As standard Li-ion battery life is given for the time between 4.2V and 3.2V, hence why the batteries are rated as 3.7V because it is there middle ground. If you are getting batteries from a reputable company such as Samsung or LG then the battery specs reported will likely be very accurate, admittedly tested under ideal conditions. You will also likely be able to find the spec sheets with relative ease. If you can't find it yourself try looking on vaping forums, they love 18650 batteries. Buying batteries from less reputable sources such as TrustFire mean you accept the risk of an explosion, particularly if you are running them at high amperage. If you want to learn more about batteries this is a great place to look: http://batteryuniversity.com/learn/

If you are looking for reviews of specific batteries try here: http://www.torchythebatteryboy.com/p/18 ... rgers.html

blc
Posts: 465
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### Re: Power Consumption Rate of Pi2 on USB Battery Bank?

Koeshi wrote:As standard Li-ion battery life is given for the time between 4.2V and 3.2V, hence why the batteries are rated as 3.7V because it is there middle ground. If you are getting batteries from a reputable company such as Samsung or LG then the battery specs reported will likely be very accurate, admittedly tested under ideal conditions. You will also likely be able to find the spec sheets with relative ease. If you can't find it yourself try looking on vaping forums, they love 18650 batteries. Buying batteries from less reputable sources such as TrustFire mean you accept the risk of an explosion, particularly if you are running them at high amperage. If you want to learn more about batteries this is a great place to look: http://batteryuniversity.com/learn/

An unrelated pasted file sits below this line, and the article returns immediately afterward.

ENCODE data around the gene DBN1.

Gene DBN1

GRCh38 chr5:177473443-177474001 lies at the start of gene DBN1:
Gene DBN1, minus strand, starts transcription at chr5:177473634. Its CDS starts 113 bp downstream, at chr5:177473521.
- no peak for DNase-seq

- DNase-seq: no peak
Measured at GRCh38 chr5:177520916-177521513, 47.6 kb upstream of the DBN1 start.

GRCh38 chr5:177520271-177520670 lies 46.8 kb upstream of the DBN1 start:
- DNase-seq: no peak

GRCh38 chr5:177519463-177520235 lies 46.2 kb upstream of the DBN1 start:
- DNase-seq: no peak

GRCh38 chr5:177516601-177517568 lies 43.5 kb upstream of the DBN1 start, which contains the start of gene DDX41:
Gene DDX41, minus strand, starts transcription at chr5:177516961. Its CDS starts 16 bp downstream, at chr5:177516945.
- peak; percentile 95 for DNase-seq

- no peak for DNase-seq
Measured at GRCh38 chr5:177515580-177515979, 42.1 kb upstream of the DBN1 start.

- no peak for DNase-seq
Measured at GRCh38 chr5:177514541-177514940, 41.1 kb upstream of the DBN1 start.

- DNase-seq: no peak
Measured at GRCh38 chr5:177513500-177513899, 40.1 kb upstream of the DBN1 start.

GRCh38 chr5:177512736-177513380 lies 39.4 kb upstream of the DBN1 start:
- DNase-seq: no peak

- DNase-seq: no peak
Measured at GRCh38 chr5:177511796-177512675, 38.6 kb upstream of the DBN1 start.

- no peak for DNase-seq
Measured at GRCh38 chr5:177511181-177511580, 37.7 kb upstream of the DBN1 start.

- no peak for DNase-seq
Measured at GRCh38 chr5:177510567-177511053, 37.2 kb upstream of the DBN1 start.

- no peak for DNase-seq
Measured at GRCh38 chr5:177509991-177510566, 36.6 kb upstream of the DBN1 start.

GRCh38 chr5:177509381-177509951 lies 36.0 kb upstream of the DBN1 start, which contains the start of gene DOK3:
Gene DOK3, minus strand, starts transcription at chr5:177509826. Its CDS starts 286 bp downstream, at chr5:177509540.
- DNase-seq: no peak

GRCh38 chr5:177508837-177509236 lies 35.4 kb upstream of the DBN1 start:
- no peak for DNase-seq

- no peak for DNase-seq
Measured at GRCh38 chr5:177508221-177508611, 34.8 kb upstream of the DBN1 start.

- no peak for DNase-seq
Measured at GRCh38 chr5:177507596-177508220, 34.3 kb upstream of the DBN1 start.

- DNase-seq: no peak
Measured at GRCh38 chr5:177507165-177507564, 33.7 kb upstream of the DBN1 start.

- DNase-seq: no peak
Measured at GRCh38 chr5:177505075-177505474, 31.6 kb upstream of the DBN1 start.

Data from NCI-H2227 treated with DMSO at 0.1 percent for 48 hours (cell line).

If you are looking for reviews of specific batteries try here: http://www.torchythebatteryboy.com/p/18 ... rgers.html
I know all this, it's kinda my point: you can make general assumptions, but if you really want to make accurate estimates then you need the data sheets .

EDIT: In fact, one of Torchy's discharge curves proves the point:

If your protection circuit cuts off at 3.2v, then the relatively high-quality Torchy cell had only discharged 85% of its nominal capacity. Torchy discharged them to 2.75v but even then it only got to 95% of the capacity. Sure that's pretty high, but it's still not 100% and generally you wouldn't go down to 2.75v in consumer gear.

It kinda makes my point for me: rules of thumb are good for estimates, but to get an accurate estimate you have to go to a data sheet; if you want to get solid numbers then you have to test it .

Koeshi
Posts: 228
Joined: Sun Mar 20, 2016 11:16 am

### Re: Power Consumption Rate of Pi2 on USB Battery Bank?

blc wrote:
Koeshi wrote:As standard Li-ion battery life is given for the time between 4.2V and 3.2V, hence why the batteries are rated as 3.7V because it is there middle ground. If you are getting batteries from a reputable company such as Samsung or LG then the battery specs reported will likely be very accurate, admittedly tested under ideal conditions. You will also likely be able to find the spec sheets with relative ease. If you can't find it yourself try looking on vaping forums, they love 18650 batteries. Buying batteries from less reputable sources such as TrustFire mean you accept the risk of an explosion, particularly if you are running them at high amperage. If you want to learn more about batteries this is a great place to look: http://batteryuniversity.com/learn/